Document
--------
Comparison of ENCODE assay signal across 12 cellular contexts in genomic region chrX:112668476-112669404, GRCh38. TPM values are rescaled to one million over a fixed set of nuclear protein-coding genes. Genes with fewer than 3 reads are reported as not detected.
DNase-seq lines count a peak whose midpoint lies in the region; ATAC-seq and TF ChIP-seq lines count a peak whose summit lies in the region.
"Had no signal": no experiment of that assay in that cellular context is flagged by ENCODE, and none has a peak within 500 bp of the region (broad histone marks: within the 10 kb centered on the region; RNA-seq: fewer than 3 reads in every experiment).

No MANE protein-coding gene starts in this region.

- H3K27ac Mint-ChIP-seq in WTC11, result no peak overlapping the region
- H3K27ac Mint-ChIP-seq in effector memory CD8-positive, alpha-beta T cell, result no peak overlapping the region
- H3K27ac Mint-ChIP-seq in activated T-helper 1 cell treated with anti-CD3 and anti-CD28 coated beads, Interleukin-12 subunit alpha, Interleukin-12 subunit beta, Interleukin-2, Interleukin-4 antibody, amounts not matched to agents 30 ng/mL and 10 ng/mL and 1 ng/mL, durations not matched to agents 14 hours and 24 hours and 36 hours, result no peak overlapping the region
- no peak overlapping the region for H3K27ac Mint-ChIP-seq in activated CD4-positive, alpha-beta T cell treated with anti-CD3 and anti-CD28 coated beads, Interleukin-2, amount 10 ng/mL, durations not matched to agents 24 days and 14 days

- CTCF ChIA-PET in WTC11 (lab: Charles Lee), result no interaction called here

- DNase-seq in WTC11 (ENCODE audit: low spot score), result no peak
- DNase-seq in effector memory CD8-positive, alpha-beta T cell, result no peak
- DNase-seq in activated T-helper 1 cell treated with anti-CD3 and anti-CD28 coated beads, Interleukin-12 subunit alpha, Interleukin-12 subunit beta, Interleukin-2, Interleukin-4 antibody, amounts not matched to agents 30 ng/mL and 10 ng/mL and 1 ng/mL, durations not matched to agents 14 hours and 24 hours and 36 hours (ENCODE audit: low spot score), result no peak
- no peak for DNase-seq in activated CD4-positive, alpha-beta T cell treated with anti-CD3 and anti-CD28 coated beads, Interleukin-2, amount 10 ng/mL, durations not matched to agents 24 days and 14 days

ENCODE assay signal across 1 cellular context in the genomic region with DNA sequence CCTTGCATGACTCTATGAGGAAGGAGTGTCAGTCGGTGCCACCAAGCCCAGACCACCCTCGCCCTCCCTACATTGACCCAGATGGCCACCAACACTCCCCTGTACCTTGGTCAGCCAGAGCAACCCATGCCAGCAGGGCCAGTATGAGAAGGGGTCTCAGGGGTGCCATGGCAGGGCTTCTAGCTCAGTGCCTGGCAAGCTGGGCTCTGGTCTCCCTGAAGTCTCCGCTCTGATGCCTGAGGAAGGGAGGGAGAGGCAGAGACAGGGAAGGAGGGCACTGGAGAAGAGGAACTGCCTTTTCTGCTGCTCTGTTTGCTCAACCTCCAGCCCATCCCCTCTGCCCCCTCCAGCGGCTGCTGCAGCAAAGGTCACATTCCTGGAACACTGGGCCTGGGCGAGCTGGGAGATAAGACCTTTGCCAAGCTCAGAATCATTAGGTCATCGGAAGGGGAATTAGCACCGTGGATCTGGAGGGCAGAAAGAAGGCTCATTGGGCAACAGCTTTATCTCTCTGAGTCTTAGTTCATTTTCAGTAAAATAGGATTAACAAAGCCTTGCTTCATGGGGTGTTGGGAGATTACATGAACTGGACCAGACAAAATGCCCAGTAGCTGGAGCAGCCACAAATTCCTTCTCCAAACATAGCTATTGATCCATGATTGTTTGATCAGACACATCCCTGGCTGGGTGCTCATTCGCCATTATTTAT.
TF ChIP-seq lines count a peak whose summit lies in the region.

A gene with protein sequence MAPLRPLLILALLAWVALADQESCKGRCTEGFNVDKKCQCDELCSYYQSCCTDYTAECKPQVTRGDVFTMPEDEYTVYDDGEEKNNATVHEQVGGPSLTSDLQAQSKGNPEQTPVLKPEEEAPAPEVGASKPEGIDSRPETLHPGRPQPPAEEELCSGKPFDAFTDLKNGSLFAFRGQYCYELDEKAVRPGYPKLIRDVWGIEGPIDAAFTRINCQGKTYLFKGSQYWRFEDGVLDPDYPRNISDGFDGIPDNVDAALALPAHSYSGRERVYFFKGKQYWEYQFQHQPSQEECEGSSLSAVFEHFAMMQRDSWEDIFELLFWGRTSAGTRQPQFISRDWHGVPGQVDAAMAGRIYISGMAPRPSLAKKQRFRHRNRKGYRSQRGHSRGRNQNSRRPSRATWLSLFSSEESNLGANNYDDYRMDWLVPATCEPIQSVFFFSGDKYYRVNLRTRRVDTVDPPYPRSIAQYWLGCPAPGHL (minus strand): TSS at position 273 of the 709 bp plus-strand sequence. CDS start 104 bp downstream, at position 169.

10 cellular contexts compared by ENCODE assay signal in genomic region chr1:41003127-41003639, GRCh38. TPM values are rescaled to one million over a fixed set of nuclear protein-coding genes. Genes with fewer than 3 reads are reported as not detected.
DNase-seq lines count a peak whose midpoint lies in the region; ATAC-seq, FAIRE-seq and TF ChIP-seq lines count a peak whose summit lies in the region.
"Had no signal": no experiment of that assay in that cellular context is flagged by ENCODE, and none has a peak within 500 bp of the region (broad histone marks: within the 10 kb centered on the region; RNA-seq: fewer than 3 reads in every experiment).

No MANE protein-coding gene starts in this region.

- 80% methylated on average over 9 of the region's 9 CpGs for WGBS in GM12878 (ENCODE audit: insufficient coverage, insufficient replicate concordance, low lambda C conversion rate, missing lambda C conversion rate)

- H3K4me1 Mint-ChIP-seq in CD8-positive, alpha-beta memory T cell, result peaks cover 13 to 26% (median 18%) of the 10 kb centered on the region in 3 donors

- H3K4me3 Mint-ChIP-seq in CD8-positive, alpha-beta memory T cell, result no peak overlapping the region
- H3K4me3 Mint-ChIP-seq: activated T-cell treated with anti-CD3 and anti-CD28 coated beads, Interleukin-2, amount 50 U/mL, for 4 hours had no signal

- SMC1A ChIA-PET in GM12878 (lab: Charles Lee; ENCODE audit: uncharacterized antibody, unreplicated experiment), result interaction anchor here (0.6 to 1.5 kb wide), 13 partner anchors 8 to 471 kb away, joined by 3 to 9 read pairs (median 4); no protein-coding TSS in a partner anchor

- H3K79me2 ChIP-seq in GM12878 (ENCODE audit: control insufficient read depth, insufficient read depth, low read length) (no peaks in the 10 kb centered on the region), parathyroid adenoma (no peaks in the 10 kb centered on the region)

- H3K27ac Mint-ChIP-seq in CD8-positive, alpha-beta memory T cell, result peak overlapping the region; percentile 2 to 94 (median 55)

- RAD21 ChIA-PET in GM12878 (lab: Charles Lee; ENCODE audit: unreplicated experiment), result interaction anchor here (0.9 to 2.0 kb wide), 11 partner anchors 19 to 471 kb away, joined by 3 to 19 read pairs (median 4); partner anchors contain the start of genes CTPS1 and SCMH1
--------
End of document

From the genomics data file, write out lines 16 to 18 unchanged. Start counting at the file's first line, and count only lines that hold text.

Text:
A gene with protein sequence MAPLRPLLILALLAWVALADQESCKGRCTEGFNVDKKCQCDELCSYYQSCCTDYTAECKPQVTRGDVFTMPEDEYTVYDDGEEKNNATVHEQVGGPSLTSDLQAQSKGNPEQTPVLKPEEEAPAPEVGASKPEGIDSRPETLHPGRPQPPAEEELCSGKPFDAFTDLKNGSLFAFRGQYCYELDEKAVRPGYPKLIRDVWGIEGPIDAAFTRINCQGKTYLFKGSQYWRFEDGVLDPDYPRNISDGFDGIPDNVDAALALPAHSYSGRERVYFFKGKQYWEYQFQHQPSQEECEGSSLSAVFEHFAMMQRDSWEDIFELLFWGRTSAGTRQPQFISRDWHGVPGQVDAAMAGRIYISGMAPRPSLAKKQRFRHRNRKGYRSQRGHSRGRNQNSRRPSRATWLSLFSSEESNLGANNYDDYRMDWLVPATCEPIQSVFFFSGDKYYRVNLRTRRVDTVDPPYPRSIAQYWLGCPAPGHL (minus strand): TSS at position 273 of the 709 bp plus-strand sequence. CDS start 104 bp downstream, at position 169.

10 cellular contexts compared by ENCODE assay signal in genomic region chr1:41003127-41003639, GRCh38. TPM values are rescaled to one million over a fixed set of nuclear protein-coding genes. Genes with fewer than 3 reads are reported as not detected.
DNase-seq lines count a peak whose midpoint lies in the region; ATAC-seq, FAIRE-seq and TF ChIP-seq lines count a peak whose summit lies in the region.